On October 20, 2020, a consortium of U.S. federal financial regulators (Regulators), issued a proposed rule (Proposed Rule) that, if enacted, would codify that mere supervisory guidance that is not the product of notice and comment rulemaking—e.g., interagency statements, advisories, bulletins, policy statements, and FAQs—does not have the force of law. The Proposed Rule would further clarify that the Regulators will not take enforcement actions (including less draconian supervisory actions, like issuing “matters requiring attention”) based on violations of, or non-compliance with, such guidance.
The subject of the Proposed Rule has surfaced before. In particular, the Regulators issued guidance in 2018 (2018 Guidance) seeking to clarify this same principle—that supervisory guidance does not have the force of law. In a twist of irony, though, because the 2018 Guidance was just that—guidance—the Regulators are following the Trump Administration’s general “de-regulatory” agenda by seeking to “hard code” this principle into law through notice and comment rulemaking.
In the outsourcing and vendor contracting space, many of the “requirements” with which U.S. regulated financial institutions are familiar (consider, for example, the FFIEC’s various IT Booklets) are often the result of this supervisory guidance, rather than regulatory requirements made through notice and comment rulemaking. Accordingly, if enacted, the Proposed Rule should essentially loosen the screws on such guidance, leaving regulated financial institutions with potentially more room to employ risk-based calculations in structuring their vendor contracting and procurement operations.
With that said, even if the Proposed Rule is enacted, all that supervisory guidance does not suddenly fly out the window.
Significantly, the Proposed Rule clarifies that supervisory guidance still provides examples of practices that the Regulators do deem to be compliant, as well as the Regulators’ “supervisory expectations or priorities and … general views regarding appropriate practices for a given subject area.” The Proposed Rule further states that in some situations, the Regulators may even reference supervisory guidance in writing to provide examples of compliant practices (e.g., in the context of an examination).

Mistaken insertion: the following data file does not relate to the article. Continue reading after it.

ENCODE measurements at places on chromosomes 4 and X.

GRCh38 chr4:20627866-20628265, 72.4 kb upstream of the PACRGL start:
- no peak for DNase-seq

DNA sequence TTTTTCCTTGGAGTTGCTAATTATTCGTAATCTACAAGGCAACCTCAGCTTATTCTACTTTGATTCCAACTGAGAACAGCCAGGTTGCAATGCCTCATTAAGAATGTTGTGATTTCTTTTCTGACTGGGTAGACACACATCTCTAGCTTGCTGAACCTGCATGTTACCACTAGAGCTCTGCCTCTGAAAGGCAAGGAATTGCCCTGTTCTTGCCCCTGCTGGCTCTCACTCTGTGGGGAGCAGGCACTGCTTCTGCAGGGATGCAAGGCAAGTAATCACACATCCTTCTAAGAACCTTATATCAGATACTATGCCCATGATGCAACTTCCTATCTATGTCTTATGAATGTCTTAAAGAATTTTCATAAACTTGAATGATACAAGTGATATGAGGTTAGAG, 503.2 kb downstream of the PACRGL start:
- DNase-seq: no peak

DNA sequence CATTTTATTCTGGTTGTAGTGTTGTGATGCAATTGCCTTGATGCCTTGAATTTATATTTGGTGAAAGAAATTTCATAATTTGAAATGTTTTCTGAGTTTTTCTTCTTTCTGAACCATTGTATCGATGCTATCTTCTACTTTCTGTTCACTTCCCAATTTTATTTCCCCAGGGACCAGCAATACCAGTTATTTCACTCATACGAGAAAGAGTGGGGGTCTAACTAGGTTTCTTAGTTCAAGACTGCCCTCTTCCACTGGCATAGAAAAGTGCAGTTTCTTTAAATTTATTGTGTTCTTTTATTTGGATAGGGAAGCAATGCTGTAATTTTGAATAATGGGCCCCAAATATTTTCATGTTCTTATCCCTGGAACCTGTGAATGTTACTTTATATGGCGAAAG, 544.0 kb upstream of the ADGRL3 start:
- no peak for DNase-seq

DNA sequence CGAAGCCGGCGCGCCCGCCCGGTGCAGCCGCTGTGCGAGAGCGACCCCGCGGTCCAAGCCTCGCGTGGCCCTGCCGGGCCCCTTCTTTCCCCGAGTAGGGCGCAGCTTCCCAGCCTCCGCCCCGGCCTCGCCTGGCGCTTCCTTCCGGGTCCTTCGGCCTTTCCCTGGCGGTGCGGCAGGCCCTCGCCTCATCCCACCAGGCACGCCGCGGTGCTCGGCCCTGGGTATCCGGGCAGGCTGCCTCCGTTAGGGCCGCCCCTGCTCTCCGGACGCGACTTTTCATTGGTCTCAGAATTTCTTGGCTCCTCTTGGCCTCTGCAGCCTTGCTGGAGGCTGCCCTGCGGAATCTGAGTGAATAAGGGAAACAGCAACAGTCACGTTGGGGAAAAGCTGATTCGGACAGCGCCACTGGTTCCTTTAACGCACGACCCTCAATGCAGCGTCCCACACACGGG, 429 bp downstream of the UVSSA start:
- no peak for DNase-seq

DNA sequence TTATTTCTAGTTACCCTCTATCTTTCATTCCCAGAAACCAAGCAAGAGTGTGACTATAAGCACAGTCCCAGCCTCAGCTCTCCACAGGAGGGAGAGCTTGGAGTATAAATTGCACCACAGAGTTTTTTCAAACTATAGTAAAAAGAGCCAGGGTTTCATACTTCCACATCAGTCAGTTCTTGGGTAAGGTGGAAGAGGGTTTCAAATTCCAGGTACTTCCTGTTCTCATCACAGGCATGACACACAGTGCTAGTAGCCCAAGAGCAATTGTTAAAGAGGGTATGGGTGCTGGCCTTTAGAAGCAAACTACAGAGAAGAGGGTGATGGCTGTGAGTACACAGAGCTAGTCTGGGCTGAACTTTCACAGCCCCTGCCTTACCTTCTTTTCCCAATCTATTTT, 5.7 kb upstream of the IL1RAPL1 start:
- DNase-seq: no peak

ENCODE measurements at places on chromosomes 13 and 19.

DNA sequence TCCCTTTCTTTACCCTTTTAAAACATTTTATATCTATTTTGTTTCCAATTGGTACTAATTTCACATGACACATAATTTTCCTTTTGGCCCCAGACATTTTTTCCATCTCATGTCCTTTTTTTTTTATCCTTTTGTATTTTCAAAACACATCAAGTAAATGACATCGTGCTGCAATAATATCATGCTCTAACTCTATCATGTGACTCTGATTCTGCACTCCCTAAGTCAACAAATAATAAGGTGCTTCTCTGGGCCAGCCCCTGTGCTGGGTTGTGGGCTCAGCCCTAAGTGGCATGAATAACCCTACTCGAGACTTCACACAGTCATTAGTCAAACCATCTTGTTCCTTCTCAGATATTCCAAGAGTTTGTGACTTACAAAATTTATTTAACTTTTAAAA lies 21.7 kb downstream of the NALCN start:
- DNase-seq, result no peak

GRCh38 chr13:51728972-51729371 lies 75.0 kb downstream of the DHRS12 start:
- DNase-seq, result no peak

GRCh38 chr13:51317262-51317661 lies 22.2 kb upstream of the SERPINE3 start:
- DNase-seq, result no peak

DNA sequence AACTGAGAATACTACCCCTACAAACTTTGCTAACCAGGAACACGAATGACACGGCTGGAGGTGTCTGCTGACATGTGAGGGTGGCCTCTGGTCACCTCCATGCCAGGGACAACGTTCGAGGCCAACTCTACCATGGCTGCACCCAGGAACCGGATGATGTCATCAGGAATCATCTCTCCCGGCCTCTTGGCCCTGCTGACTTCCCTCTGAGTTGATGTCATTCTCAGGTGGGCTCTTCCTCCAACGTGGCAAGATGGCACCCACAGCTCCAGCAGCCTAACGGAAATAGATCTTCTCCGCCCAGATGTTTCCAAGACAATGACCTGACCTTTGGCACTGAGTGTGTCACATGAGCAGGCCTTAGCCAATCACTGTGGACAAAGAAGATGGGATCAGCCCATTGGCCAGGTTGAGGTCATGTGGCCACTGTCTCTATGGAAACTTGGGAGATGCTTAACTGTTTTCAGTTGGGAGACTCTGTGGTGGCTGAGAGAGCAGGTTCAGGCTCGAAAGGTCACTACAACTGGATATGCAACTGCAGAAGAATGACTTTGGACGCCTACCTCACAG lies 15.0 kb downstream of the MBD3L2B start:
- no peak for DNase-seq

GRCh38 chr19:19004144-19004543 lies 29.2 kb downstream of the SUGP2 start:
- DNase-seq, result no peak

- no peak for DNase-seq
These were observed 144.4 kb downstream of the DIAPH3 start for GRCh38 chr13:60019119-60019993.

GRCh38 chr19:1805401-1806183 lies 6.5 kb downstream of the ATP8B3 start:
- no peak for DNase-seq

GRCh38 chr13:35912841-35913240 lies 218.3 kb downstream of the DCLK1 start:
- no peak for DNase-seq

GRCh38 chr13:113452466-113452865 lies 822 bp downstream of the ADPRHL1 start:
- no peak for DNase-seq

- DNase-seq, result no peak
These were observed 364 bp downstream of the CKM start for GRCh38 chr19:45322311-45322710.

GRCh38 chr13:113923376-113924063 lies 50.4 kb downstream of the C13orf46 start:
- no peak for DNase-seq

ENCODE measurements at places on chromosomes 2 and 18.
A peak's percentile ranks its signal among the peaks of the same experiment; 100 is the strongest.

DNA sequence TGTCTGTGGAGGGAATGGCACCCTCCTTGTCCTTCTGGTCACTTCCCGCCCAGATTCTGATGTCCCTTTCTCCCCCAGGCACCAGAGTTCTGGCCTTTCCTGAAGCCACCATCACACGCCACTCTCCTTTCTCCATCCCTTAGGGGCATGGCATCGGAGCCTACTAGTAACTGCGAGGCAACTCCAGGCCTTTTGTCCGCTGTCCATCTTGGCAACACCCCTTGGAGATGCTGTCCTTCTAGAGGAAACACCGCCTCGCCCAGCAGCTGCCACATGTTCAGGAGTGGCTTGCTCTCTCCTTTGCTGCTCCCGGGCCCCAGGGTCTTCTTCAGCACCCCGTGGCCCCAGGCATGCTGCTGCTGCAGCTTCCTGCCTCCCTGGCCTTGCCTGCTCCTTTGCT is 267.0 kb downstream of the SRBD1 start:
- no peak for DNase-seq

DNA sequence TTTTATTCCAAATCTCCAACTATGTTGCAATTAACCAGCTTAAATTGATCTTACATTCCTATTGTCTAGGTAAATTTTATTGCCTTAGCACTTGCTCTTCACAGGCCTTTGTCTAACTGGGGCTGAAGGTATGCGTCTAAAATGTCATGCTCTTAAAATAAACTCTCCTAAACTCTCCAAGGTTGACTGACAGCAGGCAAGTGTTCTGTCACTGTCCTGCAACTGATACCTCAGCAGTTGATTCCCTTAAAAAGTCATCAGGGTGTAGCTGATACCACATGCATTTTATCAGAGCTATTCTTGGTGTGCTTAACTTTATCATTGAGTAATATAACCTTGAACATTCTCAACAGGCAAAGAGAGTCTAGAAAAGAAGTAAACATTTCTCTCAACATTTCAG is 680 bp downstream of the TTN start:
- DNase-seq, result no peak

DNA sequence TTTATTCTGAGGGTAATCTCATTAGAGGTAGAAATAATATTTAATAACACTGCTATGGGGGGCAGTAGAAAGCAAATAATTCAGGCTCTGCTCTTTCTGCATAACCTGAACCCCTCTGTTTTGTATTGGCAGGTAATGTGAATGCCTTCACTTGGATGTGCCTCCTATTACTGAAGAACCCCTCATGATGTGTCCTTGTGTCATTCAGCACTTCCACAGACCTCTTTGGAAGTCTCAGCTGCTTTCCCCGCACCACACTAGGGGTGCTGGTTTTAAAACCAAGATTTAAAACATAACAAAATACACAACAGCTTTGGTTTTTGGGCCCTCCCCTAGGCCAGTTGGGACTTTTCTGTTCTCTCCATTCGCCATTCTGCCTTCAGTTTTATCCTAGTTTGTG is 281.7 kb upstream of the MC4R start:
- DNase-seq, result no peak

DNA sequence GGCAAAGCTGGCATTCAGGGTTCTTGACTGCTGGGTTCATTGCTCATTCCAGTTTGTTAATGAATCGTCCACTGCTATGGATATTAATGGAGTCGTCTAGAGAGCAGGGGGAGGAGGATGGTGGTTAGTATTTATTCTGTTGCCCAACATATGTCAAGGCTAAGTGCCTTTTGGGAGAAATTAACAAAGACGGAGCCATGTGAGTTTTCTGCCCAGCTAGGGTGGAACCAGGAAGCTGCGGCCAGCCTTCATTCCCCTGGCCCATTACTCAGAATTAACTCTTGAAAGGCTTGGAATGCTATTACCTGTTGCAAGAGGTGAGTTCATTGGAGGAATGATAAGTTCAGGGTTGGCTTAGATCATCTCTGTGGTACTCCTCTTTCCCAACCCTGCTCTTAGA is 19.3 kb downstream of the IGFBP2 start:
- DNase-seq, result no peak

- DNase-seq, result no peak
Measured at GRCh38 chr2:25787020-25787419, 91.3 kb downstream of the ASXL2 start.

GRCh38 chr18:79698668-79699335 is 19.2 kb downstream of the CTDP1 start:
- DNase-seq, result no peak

While the Proposed Rule notes that the Regulators may still use guidance as examples of compliant practices, it does not address whether a financial institution may rely on such guidance as a safe harbor from enforcement. It also remains to be seen how the Regulators will affirmatively address a financial institution’s observed lack of compliance with supervisory guidance. Query if the Regulators may still seek to leverage such instances of non-compliance as factual evidence to support alleged violations of other, hard-coded legal obligations. This may especially be the case, as many of the laws and regulations under which financial institutions have binding legal obligations are open-ended, and necessarily require detailed “filling in the blanks” from a factual standpoint. See, e.g., the Gramm Leach Bliley Act’s general requirement that financial institutions employ administrative, technical, and physical safeguards to protect consumer information—a law that has launched 1,000 proverbial ships (and even some formal rulemaking)  as financial institutions have tried to ascertain what, exactly, this open-ended requirement demands.
The comment period for the Proposed Rule will be open for 60 days from when the Proposed Rule is published in the Federal Register. (We anticipate that should be any day now.) The Regulators have asked for feedback on the Proposed Rule, generally, including whether they should expressly state that a particular issuance is mere supervisory guidance, and to what extent they should even cite supervisory guidance in demonstrating what compliant practices look like. As it will be much more difficult to influence these issues once an official rule is codified, regulated financial institutions should carefully review the Proposed Rule and submit their comments during the comment period.
 The Regulators include the Office of the Comptroller of the Currency (OCC), the Federal Reserve System (FRS), the Federal Deposit Insurance Corporation (FDIC), the National Credit Union Association (NCUA), and the Bureau of Consumer Financial Protection (CFPB).
 See e.g., The Interagency Guidelines Establishing Standards for Safety and Soundness (12 CFR part 30, Appendix A and 12 CFR part. 208, Appendix D-1). The Regulators state in the preamble to the Proposed Rule that such Interagency Guidelines may be the basis for enforcement actions as it was the product of notice and comment rulemaking.